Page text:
Here, too, Germany should take the lead. Chancellor Angela Merkel must reach out to President Vladimir Putin to ensure that Russia is a partner, not an opponent, in the Ukrainian renaissance.”
A NY hedge fund manager was sentenced to 5 and a half years in prison for defrauding investors in a $12 million scheme, Reuters reports this morning.
Lloyd Barringer pled guilty in July 2013 to four counts of fraud: securities fraud, conspiracy to commit securities fraud, mail fraud, and conspiracy to commit mail fraud.
The charges stem from his operation of the Gaffken & Barriger Fund LLC, which was based in Monticello, Sullivan County, New York. Barriger was the president of the hedge fund and the principal shareholder, director, and officer of G&B Partners, Inc., the fund’s managing member and sole common shareholder. He surrendered to the FBI in May 2011.
“Once again, belief in hedge funds by hopeful investors proved to be sadly misplaced,” Attorney Preet Bharara said, “Investors entrusted their hard-earned dollars to Lloyd Barringer, believing his promises that their savings would be safe and secure in his fund. But, as we have alleged, they were sorely mistaken. Even as problems with the fund multiplied, Barriger allegedly continued to lure investors in with his misinformation.”
Barringer raised approximately $12.6 million while lying to investors about the fund’s financial condition, according to federal prosecutors. They will seek the whole amount in forfeited assets.
The hedge fund manager faced a maximum sentence of 20 years in prison on each count. The Judge also ordered Barriger to forfeit $12.38 million and pay $9.37 million in restitution.
The SEC filed a “friend-of-the-court” brief, arguing that whistleblowers are entitled to protection from employer retaliation, even if they report the wrongdoing only to their employer and not to the SEC. The SEC stated that a whistleblower need not have reported wrongdoing to the SEC to avail himself of Dodd-Frank’s anti-retaliation protections.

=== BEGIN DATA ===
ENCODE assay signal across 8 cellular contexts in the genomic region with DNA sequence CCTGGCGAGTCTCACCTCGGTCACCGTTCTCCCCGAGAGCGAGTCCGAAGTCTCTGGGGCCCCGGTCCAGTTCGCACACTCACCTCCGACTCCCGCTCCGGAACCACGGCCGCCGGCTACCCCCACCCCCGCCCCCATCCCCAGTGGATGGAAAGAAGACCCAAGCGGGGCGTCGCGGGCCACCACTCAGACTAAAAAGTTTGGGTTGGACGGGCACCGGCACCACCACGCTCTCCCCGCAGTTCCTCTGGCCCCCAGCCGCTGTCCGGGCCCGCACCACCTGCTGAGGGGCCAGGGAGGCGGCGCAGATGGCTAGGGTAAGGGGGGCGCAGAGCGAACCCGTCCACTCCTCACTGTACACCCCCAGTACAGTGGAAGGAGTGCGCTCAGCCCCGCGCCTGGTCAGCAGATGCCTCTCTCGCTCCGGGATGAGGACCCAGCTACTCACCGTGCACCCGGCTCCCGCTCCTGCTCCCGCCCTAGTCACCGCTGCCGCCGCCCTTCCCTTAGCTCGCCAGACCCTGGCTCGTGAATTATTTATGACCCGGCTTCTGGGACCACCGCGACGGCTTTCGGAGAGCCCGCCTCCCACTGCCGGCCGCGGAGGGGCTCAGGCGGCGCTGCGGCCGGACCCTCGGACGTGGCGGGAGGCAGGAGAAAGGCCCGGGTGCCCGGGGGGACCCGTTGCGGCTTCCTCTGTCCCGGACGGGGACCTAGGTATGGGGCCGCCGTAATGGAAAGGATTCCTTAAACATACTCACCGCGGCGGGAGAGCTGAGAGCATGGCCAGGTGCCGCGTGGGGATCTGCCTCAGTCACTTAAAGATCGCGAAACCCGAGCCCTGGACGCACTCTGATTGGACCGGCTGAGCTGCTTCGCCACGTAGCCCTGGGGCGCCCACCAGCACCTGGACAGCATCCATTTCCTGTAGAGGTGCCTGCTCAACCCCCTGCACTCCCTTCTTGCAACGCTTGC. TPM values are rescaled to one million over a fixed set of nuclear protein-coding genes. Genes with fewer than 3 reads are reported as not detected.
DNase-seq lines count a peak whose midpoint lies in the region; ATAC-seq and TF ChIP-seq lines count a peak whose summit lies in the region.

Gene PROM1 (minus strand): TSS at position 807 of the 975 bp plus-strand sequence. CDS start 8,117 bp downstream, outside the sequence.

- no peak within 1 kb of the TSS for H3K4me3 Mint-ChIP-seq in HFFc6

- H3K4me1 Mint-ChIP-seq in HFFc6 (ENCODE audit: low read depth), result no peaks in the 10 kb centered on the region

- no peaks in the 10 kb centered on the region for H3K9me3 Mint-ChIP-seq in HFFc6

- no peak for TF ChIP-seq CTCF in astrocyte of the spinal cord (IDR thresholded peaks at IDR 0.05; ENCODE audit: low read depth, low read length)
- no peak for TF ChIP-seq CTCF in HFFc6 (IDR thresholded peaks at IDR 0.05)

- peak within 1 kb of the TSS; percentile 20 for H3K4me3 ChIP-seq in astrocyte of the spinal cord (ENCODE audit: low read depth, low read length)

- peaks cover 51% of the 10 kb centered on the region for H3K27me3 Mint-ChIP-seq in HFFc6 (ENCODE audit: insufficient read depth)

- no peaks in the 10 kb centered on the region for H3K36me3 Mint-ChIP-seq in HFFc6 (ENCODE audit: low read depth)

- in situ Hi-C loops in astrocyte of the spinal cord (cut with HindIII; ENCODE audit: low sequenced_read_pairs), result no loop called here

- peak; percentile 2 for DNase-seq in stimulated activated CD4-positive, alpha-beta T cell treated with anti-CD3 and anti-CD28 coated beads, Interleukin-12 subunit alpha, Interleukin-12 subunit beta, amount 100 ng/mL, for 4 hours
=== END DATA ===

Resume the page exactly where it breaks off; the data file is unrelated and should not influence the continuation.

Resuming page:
In 2013 the SEC awarded more than $25,000 combined for tips and information that three whistleblowers provided to help the SEC and Justice Department stop a sham hedge fund.
The WSJ reports that: “Companies have recently pushed back against those rules, arguing in court that individuals have to report suspected wrongdoing to the agency to qualify for whistleblower protection and that those who report internally only don’t make the cut. This would narrow the pool of individuals who can sue a firm over alleged retaliation.”
“The Commission’s whistleblower program both encourages whistleblowers to report wrongdoing and protects them when they do. Today’s filing makes clear that under SEC rules, whistleblowers are entitled to protection regardless of whether they report wrongdoing to their employer or the Commission.” Sean McKessy SEC Chief at the Whistleblower Office, said, “The Commission’s brief supports the anti-retaliation protections under the Dodd-Frank Act that I believe are critical to the success of the SEC’s whistleblower program.”